Even as their prime minister posted on Facebook that Singaporeans “can all enjoy and take pride in Marina Bay … [as it] epitomises our progress and growth, and the possibilities for our future,” workers in Singapore have been found to be the most unhappy in Asia.
In its latest survey, the World of Work report by recruiting firm Randstad Group found that 23 per cent of all Singaporean workers felt unmotivated and that their skills were not being used effectively, while 64 per cent said they planned to quit their jobs in the next year.
The main reasons for their unhappiness were an unsuitable corporate culture, demanding bosses and being asked to do more with less.
“Singaporean employees are also placing increasing importance on achieving a work-life balance,” Asia New Net reported. “But more than half of the employers surveyed admitted their organisation’s performance in creating flexible work options – such as variable work hours, job-sharing or working from home – is average or poor.”
Michael Smith, country director of Randstad Singapore, said the findings show “employee engagement in Singapore has declined over the last 12 months, as cost-conscious employers cut back on company events and forums”.
Reuters reports that:
Singaporeans were now putting more emphasis on work/life balance, as shown by the 50 percent who ranked it as one of the main reasons to stay with a company, up from 15 percent in a 2012 survey.
But 55 percent of employers acknowledged their performance in creating flexible working options was average or poor. At 71 percent, the majority of employers also said that managing a workforce of various ages was one of the biggest challenges.
“There is no magic equation for retention but having career development opportunities readily available is a great start,” Michael Smith, the country director of Randstad Singapore, said in a statement.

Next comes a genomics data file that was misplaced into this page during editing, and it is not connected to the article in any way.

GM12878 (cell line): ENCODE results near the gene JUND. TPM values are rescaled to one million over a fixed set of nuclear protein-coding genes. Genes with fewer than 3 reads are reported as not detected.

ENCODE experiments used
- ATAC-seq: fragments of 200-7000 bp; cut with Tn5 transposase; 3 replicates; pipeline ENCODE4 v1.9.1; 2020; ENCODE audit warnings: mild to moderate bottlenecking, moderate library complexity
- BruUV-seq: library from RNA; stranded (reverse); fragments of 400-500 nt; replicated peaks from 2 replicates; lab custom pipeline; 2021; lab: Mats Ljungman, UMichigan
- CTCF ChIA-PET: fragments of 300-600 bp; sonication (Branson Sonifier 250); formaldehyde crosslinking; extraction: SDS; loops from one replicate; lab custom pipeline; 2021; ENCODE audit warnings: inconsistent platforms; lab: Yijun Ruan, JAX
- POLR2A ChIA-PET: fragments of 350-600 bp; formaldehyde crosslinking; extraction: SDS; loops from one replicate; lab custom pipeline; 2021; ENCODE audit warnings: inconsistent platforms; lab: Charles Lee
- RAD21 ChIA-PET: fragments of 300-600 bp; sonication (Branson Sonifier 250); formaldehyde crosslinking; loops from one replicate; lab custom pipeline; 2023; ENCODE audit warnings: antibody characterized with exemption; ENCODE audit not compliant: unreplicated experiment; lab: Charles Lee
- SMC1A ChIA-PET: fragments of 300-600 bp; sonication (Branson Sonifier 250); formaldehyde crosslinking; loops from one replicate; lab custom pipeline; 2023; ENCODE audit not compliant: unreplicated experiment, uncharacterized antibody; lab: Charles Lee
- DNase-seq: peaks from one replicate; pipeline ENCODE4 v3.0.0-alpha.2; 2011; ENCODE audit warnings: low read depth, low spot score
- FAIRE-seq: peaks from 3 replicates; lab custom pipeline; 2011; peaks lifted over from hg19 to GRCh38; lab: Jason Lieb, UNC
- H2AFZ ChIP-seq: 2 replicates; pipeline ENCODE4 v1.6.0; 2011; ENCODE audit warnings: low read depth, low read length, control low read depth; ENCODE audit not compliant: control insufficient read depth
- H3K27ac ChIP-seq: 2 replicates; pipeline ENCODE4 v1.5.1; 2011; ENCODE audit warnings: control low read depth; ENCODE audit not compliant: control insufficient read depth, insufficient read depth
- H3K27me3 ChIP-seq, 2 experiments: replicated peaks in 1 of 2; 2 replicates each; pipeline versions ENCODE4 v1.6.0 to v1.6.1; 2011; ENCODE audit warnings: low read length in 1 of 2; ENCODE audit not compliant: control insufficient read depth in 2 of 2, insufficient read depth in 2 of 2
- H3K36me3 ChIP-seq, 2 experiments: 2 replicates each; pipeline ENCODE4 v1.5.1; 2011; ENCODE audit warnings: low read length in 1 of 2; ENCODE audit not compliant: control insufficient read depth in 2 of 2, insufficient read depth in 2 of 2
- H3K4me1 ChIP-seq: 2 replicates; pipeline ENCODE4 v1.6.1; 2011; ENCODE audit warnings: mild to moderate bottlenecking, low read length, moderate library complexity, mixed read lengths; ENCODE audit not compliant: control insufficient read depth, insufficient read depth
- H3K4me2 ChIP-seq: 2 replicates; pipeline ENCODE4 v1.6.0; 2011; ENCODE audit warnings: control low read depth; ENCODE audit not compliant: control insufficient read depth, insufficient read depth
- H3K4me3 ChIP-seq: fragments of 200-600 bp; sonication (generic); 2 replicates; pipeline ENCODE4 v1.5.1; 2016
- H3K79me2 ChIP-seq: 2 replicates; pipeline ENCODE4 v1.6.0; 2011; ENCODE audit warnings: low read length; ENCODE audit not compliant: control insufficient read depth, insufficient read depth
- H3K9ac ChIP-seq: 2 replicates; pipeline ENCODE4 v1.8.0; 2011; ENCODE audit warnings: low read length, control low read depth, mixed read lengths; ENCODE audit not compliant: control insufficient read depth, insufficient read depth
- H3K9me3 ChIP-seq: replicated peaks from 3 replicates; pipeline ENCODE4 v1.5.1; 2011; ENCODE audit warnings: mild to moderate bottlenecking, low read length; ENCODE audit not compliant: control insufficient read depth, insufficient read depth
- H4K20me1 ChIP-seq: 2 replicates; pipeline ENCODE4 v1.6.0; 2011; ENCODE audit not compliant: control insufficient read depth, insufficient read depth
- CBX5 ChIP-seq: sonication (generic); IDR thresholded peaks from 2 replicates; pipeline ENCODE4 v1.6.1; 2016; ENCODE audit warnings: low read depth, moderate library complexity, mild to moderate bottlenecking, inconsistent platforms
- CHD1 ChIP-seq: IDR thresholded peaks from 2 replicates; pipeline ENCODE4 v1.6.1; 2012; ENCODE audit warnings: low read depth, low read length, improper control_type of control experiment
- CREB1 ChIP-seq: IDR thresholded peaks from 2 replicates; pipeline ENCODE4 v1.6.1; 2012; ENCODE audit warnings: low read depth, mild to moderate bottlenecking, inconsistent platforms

The Randstad report also said that “job satisfaction is lowest in the booming finance and business hubs Hong Kong and Singapore, where skilled talent is in short supply and the demands placed on employees are particularly high.” (CNBC)
The survey polled over 14,000 professionals across Asia Pacific aged 18-65.
Singapore’s 23 per cent is a notch higher than Hong Kong’s 22 per cent.
At the other end of the spectrum, India has the happiest workers. Almost 70 percent of India’s employees are very happy in the current jobs, compared with 17 percent in Singapore.
“Indian professionals appear to be riding a wave of optimism, reflecting how far the nation has come as a global leader in the online business, software and services boom, and the positive outlook for India’s future as millions of people climb out of poverty through access to work,” Randstad said.
Randstad’s survey results seem to contradict one conducted by Singapore Press Holdings last year.
That survey, conducted in May 2013, involved 1,003 workers aged 15 to 59, and was commissioned by Cats Recruit, a Singapore Press Holdings (SPH) unit.
A news report by the Straits Times, which is a unit of SPH, about that survey, said:
[Read that report here: “More than 7 in 10 S’pore workers happy: Survey”] On a more certain note, workers can expect a 4 per cent increase in pay this year, according to analysts and the national union, the NTUC.
“[More] than 70 per cent of the respondents said they are happy with their working hours and workload, as well as their career prospects and development.
“Findings also indicate respondents are likely to stay in their jobs for five more years on average.”